Crossover youth, as young adults with dual involvement in foster care and juvenile justice systems are called, face a variety of challenges when entering adulthood, and they carry a high public cost. That is according to the first-ever study of youth in foster care and on probation in Los Angeles County. Although it’s widely known that crossover youth are worse off than other youth, this study — Young Adult Outcomes of Youth Exiting Dependent or Delinquent Care in Los Angeles County, which was funded by the Conrad N. Hilton Foundation — shows that crossover youth experience negative outcomes at twice the rate. “We didn’t realize crossover youth would have such striking distance,” Dennis Culhane, a professor at the University of Pennsylvania and one of the study’s six authors, told Youth Today. “We knew it would find they’d be troubled, but didn’t expect this difference of degree to show up.”
Currently, according to examined data from 2002 to 2009, crossover youth cost about three times more public service dollars than youth who are only in foster care.
If you deport the parents, let them take their kids with them. This may sound like common sense — and research shows that kids do better with their families than in foster care — but increasingly more children from across the United States are being separated from their families because their parents have been deported. National research, conducted by the Applied Research Center between August 2010 and August 2011, and published on Colorlines.com (which is run by the Research Center) in November 2011 shows, for the first time, that the problem is happening widely. At least 5,100 children whose parents are detained or deported are currently in foster care around the United States. And, in at least 22 states, children in foster care face boundaries to reunification with their detained or deported mothers and fathers.
Parents, picture this: your kid is opening a mostly green bag of candy. Nothing unusual, especially for this time of year, so you probably think nothing of it. Then, they take out a lollipop, and you take a second look: It’s shaped like a marijuana leaf. How would you react? City leaders, anti-drug activists and parents across the country aren’t sweet on this new candy.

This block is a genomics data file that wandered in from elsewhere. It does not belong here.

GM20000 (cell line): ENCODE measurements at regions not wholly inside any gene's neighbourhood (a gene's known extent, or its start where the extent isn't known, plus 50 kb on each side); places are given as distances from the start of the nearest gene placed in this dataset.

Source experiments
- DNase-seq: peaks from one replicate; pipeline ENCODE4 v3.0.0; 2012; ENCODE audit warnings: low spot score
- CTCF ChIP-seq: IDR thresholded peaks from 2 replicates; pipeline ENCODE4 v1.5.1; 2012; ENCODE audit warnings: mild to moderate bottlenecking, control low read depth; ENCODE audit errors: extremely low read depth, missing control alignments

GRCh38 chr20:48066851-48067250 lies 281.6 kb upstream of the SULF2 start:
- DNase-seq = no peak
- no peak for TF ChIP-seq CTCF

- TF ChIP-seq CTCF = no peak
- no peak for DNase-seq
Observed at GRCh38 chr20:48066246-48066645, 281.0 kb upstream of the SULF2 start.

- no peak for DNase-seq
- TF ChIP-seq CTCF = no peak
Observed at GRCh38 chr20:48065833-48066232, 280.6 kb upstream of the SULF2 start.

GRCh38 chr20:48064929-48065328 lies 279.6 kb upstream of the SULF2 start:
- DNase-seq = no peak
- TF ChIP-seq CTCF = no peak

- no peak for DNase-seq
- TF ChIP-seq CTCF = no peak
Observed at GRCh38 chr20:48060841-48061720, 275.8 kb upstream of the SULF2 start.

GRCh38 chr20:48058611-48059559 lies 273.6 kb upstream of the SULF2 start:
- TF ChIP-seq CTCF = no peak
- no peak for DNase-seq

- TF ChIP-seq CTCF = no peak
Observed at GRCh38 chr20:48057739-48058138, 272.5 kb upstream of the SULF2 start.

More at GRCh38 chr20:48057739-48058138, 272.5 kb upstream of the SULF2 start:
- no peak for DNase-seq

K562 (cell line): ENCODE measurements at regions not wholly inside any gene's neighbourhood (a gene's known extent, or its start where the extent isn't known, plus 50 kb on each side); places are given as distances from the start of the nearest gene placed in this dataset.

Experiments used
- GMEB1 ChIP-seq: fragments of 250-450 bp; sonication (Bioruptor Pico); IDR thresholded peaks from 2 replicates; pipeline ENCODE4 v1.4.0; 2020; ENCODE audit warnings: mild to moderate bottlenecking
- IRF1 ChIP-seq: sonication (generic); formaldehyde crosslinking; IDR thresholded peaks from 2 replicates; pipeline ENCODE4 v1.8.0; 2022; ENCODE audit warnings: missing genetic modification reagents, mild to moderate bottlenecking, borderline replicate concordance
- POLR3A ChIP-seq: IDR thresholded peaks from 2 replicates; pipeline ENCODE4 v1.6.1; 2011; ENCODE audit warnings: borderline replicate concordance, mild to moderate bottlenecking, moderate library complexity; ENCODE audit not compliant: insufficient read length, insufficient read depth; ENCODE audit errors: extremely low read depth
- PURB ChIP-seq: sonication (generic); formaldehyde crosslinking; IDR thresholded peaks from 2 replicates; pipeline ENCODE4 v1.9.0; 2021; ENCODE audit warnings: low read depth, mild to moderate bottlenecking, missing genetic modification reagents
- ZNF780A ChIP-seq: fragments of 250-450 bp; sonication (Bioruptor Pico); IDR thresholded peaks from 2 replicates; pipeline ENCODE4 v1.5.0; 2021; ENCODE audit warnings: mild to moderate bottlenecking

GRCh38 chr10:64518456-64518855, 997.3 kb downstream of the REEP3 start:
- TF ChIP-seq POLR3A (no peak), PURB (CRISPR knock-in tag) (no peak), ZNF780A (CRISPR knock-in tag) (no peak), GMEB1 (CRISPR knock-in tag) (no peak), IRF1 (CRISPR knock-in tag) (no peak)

As a kid, he grew up in the Spanish Harlem where he lived a vicious street life: he robbed people and places, sold and took drugs and was in a gang. But while in prison, he decided to use his experiences and his writing — which he called “the Flow” — to help turn youth away from a life of crime.
Some people say that a person can’t change, that a criminal is always a criminal. He disproved this belief and presents a message of hope for outcasts and at-risk youth. He knew he had not been born a villain, that he could do more with his life. And he did.
Thomas, who died last week at the age of 83, began life as an outsider, someone with the desire to escape. His family refused to acknowledge its African blood, and the neighborhood youth mistreated him for his dark, Afro-Cuban-Puerto Rican background. To survive, he plunged himself into life on the streets where he felt empowered. Eventually, though, he found himself in prison for wounding a police officer during a holdup.
After serving seven years, he published a passionate, graphic memoir in 1967 that addresses issues including poverty, youth, violence, imprisonment and racism. Down These Mean Streets went on to become an influential best seller and a classic.